Cooke writes, "Base Camp was on the left lateral moraine of the glacier and boxed in on three sides by mountains. To the west, towering above us, the east face of the Rathong Peak, to the east steep snow slopes led up to The Dome and to the north the 4,000 ft Kabru ice-fall, one of the greatest in the world. A labyrinth of seracs, leaning towers, pale grey walls of ice and blue ice-caverns. The broad upper hanging glacier is a mile wide and visible from Darjeeling 40 miles away." They climbed a small ice-fall and crossed the upper slopes of a tributary glacier to gain access to a shoulder of the Dome bivouacing a third the way up on 29th October.

Cooke continues, "Camp 1 was set up at 17,500 ft on an ice terrace at the business edge of a small hanging glacier 100 ft thick with an ice cliff outside the tent door. (PH39) We could feel the glacier moving underneath us as we lay in our sleeping bags. The temperature was -5F. For several days we cut steps up the first ice wall and bivouaced amongst the seracs until establishing Camp 4 at 20,000 ft." The wind was vicious and before dawn the tent blew down round their ears. Camp 5 at 21,100 ft (PH40) was on a flat floor at the bottom of an old snow-bridged crevasse. The glacier was moving, but that night they escaped the high winds which boomed overhead high across the gap above.

Camp 6 on 16 November saw their highest bivouac level with the foot of the topmost icefall. The night temperature dropped to -12F. Schoberth was unwell and the expedition halted. On the 18th a fresh start was made 1 hr after sunrise, Cooke went on alone. The snow was pressed so hard by the wind that it was impossible to kick steps in it and the crampons would not bite. Cooke had to cut steps for 700 ft to the ridge where he came upon a unique isolated field of firn nearly 24,000 ft above sea level, extending a mile north/south and half a mile east/west. Unseen from below the whole area was covered with broken wind slab undercut by wind-driven ice into elongated marble-topped tables - cracked and tilted at crazy angles.

Cooke traversed the first and second summits and made for the farthest one reaching the top sooner than expected. He looked down a gaping abyss to the Talung Glacier below. He took 40 panoramic photographs, which were used by Capt R A Sams for details for his map, the Survey of India sheets 78 A/NE and 77 D/SE 1939-40. He stood on Kabru North Summit. It was the world's highest solo ascent and remained so for 18 years.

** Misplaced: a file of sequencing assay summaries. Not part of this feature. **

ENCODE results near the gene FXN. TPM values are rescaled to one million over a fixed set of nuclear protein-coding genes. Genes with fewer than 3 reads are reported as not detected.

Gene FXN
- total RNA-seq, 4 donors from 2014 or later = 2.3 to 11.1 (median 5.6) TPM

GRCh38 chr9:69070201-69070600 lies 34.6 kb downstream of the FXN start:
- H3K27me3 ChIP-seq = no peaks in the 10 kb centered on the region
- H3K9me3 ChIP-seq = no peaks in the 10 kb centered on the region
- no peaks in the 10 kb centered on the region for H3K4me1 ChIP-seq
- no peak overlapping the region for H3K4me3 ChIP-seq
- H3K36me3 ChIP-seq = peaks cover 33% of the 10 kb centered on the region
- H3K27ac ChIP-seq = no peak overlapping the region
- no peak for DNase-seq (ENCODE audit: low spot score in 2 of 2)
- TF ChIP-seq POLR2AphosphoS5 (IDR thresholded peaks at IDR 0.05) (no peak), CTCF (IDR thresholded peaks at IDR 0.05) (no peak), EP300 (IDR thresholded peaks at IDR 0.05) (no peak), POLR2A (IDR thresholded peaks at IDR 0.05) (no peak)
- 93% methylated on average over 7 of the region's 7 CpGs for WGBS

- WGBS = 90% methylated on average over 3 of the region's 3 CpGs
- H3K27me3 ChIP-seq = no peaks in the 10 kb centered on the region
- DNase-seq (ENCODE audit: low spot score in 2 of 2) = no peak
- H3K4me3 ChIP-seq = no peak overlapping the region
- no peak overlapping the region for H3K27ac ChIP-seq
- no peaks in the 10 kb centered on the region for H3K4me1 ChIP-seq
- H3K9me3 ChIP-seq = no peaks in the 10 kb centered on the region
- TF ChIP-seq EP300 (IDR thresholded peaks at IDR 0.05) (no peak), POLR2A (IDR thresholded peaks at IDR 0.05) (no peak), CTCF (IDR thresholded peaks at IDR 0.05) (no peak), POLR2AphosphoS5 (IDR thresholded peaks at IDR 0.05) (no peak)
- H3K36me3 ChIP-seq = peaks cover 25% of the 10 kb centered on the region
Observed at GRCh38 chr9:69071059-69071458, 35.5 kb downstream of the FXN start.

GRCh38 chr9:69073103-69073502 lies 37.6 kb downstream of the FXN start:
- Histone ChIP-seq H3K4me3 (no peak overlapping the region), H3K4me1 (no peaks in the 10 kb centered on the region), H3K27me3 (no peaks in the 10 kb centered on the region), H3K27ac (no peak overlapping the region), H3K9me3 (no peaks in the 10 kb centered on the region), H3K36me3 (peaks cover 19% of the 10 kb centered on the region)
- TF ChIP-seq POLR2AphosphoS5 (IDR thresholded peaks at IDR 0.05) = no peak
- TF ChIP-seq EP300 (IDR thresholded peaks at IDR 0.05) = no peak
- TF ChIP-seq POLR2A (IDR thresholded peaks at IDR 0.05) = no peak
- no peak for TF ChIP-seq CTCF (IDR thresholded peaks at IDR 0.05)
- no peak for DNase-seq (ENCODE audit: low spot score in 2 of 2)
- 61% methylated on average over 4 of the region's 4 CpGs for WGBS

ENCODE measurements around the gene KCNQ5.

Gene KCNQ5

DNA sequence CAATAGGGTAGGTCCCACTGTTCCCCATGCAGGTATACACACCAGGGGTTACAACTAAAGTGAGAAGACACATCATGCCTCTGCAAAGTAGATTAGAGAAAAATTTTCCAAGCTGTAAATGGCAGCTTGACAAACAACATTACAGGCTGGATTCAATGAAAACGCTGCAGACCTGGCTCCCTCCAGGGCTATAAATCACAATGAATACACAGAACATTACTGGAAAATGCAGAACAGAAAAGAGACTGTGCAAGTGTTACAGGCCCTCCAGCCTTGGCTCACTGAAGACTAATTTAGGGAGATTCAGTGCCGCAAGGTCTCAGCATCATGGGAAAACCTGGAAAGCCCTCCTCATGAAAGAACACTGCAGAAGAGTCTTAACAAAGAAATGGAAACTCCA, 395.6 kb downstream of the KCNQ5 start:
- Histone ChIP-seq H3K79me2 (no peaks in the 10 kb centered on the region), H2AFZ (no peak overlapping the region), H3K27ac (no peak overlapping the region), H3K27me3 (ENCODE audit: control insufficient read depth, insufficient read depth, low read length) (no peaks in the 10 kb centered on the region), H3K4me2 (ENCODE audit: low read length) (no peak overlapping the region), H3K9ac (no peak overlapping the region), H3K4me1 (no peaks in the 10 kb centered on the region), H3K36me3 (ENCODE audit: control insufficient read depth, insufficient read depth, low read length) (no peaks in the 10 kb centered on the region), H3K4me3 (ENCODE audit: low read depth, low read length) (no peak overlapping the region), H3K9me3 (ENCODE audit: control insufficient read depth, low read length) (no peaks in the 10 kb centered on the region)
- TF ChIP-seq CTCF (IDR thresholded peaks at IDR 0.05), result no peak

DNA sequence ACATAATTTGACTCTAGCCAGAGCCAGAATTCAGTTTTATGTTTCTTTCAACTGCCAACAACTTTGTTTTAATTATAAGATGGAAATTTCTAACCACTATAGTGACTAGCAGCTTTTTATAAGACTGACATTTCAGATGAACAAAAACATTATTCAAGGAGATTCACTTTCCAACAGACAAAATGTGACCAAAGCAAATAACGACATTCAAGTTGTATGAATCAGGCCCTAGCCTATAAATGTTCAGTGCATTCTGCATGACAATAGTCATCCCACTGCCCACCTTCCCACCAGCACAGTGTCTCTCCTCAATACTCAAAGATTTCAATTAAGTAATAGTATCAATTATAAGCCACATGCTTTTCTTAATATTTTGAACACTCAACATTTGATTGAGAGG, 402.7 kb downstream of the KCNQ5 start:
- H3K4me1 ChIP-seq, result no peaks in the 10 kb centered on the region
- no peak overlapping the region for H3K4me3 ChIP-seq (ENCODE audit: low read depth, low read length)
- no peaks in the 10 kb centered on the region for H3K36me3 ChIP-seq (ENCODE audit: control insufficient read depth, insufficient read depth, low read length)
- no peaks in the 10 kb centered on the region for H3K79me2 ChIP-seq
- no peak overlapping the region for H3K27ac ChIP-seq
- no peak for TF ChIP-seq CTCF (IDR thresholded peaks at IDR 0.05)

He debated whether to attempt South Kabru, but energy had to be conserved for the return to Camp 6. He started to retrace his tracks until he decided upon a steep, direct short cut falling away from the summit ridge. Forgetting the hardened snow he lunged down with his heel but the spikes failed to bite. His heel shot forward and he slid down on his back gaining speed. A protruding rock catapulted him round head first and a second somersaulted him over at an appalling pace. Using his ice axe as a brake, he hung on to the head with both hands at the level of his cheek - the pace still accelerated. Suddenly he hit a large projection of firn covered rock and lay in shock fighting for breath for a quarter of an hour. He then proceeded down more cautiously. He noted, "that the projection topped a band of near vertical rocks above a big drop, which must have proved fatal." The fall had been seen in the camp below, but soon he was "consuming glorious tea and hard-boiled eggs". The march back to civilisation in glorious weather was bliss. The news preceded the climbers and was announced in the Daily Telegraph of 4 December 1935.

Cooke had long term designs on Everest. Further minor climbs were followed by a fortnight in the Alps and the ascent of the Dom Peak. This was in preparation for a reconnaissance of Kanchenjunga with Capt and Mrs John Hunt in 1937 (later Lord Hunt). He became a founder member and vice-president of the Mountain Club of India, which later evolved into the Himalayan Club. Between 1921 and 1938 there were 7 attempts to climb Everest. General Wilson, chairman of the Himalayan Club informed Cooke that he had been chosen to lead their reconnaissance and possible assault on Everest for 1940. Two hundred letters were written and plans were under way. But, suddenly rumours of impending war began to rumble across the world and within a few months his life dream was shattered.

The early part of the war saw Cooke commissioned into GHQ, Delhi. In 1942 he was sent by flying boat to Cairo, to work out schedules of requirements of telegraph lines and equipment for General Wavell's operations in East Africa and Egypt. This was followed by command of No 2 Battalion, Indian Signal Corps, on the Burma front against the invading Japanese.

As additional Chief Engineer Telegraphs, Cooke was responsible for the post-war Telecommunications Development Plan for the whole of the sub-continent, for which he wrote the official manual. After partition he joined the Pakistan Government as Chief Engineer Post and Telegraphs. He forged the sole link radio between East and West Pakistan and built up the organisation and administration for a nation of one hundred million people. He was awarded the Burma Star and appointed OBE.

In 1948 he returned to Britain and started Westcliffe Engineering in Stanstead Abbots, Herts to work on some of his ideas. He made and supplied to his own original design, 20 of the high altitude cookers to the Everest Expedition of 1953. In his retirement his skills were used for silversmithing which he displayed in Oxford, and he then returned to painting and exhibited miniature portraits at the Mall Galleries, London 1982. His autobiography "Dust and Snow: Half a Lifetime in India" was first published in 1988.

His first wife died in 1972. In 1974 he married Nancy Abercrombie Mortimore (nee Kennedy), widow of Lieut-Col W G Mortimore of the Rajputana Rifles. She died in 1984. He is survived by his three daughters.